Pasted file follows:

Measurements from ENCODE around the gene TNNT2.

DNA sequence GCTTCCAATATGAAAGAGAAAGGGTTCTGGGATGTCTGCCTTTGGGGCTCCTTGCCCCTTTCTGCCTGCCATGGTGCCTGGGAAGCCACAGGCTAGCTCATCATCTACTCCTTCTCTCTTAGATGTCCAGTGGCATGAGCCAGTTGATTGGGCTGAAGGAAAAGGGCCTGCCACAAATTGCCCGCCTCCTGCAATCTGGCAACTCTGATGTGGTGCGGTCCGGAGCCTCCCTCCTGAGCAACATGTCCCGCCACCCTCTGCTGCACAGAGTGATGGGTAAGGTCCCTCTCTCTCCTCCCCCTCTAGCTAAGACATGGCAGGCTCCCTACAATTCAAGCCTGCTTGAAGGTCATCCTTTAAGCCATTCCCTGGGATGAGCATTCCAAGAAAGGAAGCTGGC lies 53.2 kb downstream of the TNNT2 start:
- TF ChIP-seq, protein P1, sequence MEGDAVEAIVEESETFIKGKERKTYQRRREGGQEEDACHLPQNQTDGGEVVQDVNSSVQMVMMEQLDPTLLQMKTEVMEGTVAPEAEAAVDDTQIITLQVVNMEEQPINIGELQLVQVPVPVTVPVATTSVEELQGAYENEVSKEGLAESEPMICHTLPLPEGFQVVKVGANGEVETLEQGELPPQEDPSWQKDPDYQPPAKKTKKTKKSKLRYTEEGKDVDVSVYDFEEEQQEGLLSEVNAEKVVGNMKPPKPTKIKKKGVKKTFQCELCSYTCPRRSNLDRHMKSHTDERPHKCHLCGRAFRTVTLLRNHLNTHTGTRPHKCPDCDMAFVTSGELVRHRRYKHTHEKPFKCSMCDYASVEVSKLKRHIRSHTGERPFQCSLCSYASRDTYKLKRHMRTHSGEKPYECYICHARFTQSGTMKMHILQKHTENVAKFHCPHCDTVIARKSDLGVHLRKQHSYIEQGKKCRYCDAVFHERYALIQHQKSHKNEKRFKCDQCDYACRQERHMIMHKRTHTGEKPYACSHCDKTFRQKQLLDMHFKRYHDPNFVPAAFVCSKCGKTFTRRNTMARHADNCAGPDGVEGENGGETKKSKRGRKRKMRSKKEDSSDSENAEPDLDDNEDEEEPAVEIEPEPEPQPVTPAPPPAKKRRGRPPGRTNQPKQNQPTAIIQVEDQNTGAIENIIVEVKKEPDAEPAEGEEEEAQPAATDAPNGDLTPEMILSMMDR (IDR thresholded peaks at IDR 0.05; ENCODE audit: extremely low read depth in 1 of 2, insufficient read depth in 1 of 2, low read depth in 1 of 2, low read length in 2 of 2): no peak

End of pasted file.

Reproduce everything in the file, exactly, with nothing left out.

Measurements from ENCODE around the gene TNNT2.

DNA sequence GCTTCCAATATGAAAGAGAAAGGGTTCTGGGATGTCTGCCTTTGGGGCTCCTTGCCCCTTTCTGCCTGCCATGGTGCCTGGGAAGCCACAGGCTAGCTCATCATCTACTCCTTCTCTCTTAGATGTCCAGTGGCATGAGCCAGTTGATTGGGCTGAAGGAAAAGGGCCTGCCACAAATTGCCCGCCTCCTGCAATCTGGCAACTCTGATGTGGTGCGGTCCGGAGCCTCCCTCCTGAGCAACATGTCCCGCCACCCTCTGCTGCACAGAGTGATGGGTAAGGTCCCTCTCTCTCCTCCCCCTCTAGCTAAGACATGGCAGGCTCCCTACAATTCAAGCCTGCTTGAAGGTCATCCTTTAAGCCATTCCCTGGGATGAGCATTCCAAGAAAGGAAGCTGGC lies 53.2 kb downstream of the TNNT2 start:
- TF ChIP-seq, protein P1, sequence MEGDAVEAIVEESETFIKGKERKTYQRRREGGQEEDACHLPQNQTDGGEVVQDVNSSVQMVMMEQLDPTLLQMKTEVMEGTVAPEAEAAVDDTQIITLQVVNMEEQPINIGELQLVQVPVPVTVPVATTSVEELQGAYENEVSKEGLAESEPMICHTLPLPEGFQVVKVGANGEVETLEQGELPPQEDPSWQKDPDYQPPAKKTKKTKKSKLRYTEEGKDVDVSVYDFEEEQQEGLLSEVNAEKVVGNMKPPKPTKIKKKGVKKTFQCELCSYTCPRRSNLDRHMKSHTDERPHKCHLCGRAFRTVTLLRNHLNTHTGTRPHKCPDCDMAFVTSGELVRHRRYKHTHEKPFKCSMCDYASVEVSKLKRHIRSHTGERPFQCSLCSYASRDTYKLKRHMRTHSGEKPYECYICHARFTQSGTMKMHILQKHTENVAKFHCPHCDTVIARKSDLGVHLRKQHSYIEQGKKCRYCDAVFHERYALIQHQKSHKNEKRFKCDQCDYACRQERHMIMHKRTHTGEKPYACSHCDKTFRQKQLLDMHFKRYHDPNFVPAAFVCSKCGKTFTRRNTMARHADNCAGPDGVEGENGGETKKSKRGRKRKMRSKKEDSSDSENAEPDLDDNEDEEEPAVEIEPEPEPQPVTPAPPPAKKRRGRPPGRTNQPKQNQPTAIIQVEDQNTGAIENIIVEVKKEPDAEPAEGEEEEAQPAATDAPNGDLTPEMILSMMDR (IDR thresholded peaks at IDR 0.05; ENCODE audit: extremely low read depth in 1 of 2, insufficient read depth in 1 of 2, low read depth in 1 of 2, low read length in 2 of 2): no peak